gms | German Medical Science

63rd Annual Meeting of the German Society of Neurosurgery (DGNC)
Joint Meeting with the Japanese Neurosurgical Society (JNS)

German Society of Neurosurgery (DGNC)

13 - 16 June 2012, Leipzig

Malignant potential of skull base meningiomas versus non skull base meningiomas – Clinical series of 1740 cases

Meeting Abstract

  • J.F. Cornelius - Neurochirurgische Klinik, Heinrich-Heine-Universität Düsseldorf, Deutschland
  • P.J. Slotty - Neurochirurgische Klinik, Heinrich-Heine-Universität Düsseldorf, Deutschland
  • H.J. Steiger - Neurochirurgische Klinik, Heinrich-Heine-Universität Düsseldorf, Deutschland
  • M. Polivka - Service de neuro-pathologie, Hôpital Universitaire Lariboisière, Paris, France
  • B. George - Service de neurochirurgie, Hôpital Universitaire Lariboisière, Paris, France

Deutsche Gesellschaft für Neurochirurgie. Japanische Gesellschaft für Neurochirurgie. 63. Jahrestagung der Deutschen Gesellschaft für Neurochirurgie (DGNC), Joint Meeting mit der Japanischen Gesellschaft für Neurochirurgie (JNS). Leipzig, 13.-16.06.2012. Düsseldorf: German Medical Science GMS Publishing House; 2012. DocDO.03.01

doi: 10.3205/12dgnc037, urn:nbn:de:0183-12dgnc0372

Published: June 4, 2012

© 2012 Cornelius et al.
This is an Open Access article distributed under the terms of the Creative Commons Attribution License ( You are free: to Share – to copy, distribute and transmit the work, provided the original author and source are credited.



Objective: Meningiomas represent up to 30% of primary intracranial tumors and are the most frequent non-glial primary brain tumors. Most meningiomas are benign, however atypical and anaplastic variants exist. WHO grade and localization are important decisional factors for individual treatment strategy. Up to now, correlations between histo-pathological features and anatomical localization have been controversially discussed.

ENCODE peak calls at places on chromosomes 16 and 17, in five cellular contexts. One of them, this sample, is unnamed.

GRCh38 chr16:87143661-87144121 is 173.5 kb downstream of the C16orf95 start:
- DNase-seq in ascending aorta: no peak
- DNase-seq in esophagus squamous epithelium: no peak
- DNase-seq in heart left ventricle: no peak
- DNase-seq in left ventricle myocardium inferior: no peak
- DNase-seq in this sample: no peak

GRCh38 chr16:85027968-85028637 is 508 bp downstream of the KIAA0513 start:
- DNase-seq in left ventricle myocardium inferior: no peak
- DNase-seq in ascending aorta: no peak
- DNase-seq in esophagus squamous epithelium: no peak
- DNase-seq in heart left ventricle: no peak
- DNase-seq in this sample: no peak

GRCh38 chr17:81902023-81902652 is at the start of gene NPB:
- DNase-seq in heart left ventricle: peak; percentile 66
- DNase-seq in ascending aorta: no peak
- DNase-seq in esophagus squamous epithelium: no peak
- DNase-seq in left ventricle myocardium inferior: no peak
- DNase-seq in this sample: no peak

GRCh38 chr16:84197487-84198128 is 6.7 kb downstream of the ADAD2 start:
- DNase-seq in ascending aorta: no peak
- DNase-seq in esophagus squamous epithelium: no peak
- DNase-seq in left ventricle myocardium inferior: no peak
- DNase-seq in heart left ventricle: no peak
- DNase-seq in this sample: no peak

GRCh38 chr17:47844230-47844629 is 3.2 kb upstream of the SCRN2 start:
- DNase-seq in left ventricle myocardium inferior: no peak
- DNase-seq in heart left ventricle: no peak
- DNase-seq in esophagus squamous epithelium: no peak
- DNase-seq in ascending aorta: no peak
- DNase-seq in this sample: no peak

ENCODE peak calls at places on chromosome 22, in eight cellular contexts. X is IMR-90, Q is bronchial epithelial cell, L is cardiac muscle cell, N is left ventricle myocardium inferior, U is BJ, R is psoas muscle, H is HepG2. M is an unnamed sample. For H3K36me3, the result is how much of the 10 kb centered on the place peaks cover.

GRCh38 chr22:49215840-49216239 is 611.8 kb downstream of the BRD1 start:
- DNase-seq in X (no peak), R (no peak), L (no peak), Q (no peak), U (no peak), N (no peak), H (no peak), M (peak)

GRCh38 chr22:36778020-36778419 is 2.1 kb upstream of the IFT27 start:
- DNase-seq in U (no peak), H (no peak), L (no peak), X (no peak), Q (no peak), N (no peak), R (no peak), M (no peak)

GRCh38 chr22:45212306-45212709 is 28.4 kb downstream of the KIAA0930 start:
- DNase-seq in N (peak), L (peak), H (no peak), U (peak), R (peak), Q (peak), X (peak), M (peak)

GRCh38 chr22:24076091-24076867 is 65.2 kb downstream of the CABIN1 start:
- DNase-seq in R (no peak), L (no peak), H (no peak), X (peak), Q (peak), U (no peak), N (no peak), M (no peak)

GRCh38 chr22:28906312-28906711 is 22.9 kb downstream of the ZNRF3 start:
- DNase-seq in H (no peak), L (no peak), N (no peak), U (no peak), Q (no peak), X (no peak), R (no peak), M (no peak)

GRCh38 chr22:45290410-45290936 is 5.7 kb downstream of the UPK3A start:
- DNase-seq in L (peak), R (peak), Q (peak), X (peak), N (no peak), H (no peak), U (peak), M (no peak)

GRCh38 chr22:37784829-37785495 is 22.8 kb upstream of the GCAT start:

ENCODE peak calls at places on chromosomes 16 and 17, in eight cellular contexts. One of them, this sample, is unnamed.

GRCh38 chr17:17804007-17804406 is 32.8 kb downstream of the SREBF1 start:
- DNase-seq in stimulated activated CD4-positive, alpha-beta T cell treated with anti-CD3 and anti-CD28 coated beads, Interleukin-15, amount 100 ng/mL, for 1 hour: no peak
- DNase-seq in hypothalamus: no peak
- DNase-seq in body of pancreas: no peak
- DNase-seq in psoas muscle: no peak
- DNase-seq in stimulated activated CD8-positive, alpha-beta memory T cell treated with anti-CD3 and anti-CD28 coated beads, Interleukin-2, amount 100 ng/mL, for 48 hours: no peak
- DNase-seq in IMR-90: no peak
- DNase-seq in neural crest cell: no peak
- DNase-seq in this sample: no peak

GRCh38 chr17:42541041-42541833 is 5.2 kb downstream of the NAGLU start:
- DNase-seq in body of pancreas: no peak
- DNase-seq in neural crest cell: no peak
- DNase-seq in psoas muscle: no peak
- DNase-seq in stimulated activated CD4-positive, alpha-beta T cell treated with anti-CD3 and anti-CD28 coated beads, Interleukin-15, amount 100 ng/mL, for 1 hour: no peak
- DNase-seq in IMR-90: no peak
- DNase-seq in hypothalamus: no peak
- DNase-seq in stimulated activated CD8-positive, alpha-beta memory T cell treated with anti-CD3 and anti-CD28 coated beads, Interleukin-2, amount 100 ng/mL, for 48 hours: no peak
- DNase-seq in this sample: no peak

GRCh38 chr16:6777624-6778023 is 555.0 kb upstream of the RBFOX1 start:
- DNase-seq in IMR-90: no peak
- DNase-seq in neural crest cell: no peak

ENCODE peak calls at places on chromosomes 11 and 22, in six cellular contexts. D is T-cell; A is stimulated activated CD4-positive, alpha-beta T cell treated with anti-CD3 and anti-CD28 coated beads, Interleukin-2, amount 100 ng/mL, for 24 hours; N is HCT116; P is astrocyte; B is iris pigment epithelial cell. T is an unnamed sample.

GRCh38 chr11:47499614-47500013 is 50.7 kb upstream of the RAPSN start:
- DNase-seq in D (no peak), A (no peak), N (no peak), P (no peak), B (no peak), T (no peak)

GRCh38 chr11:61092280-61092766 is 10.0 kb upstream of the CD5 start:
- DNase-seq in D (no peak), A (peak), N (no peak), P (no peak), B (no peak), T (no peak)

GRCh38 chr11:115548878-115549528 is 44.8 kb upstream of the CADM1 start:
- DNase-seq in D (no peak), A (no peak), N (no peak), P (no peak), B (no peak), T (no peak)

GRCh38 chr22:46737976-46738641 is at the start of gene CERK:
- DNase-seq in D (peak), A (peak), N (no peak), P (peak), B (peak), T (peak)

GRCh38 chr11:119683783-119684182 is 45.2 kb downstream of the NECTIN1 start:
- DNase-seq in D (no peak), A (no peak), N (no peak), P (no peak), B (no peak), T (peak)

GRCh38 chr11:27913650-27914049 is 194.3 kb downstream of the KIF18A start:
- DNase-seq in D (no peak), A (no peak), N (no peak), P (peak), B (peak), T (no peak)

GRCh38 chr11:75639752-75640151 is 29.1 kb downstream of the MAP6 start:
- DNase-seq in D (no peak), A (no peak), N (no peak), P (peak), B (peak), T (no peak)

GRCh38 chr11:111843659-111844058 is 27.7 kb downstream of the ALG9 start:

Methods: We present a huge study of surgically treated intracranial meningiomas. The population was retrospectively analyzed for correlations between localization, WHO grading, histological subtypes, patient age and sex. On the basis of prior studies, patients were stratified in age groups (<65 yrs vs. ≥65 yrs) and WHO grading (I° tumors vs. (II° + III°) tumors merged). Statistical testing for goodness of fit, correlation and binary logistic regression was conducted to identify factors influencing occurrence of higher grade tumors.

Results: After exclusion of patients treated for recurrence, previous radiation or chemotherapy and incomplete data-sets 1740 patients remained. Gender ratio was 1357 vs. 383 (78 % vs. 22 %), median age was 54.7 years (SD 12.9 yrs.), WHO grading was I° in 1619, II° in 110 and III° in 11 cases. 664 meningiomas were localized at the skull-base, 560 at the convexity, 516 could not be clearly assigned to one of the groups and omitted in localization analysis. Factors reaching significant level in Chi2-testing were subjected to stepwise binary logistic regression. Non-skullbase localization (p = 0.018, OR 1.70, CI 1.095-2.64) and age > 65 years (p = 0.034, OR 1.644, CI 1.038-2.602) were independent risk factors of having a higher grade meningioma. Male sex did not reach significant levels in logistic regression.

Conclusions: Risk factors of higher grade meningioma are controversially discussed in the literature. Comprising 1740 patients with primarily treated meningiomas this is the largest study on this subject published so far. Age over 65 years and non-skullbase localization were independent risk factors of having a higher grade meningioma.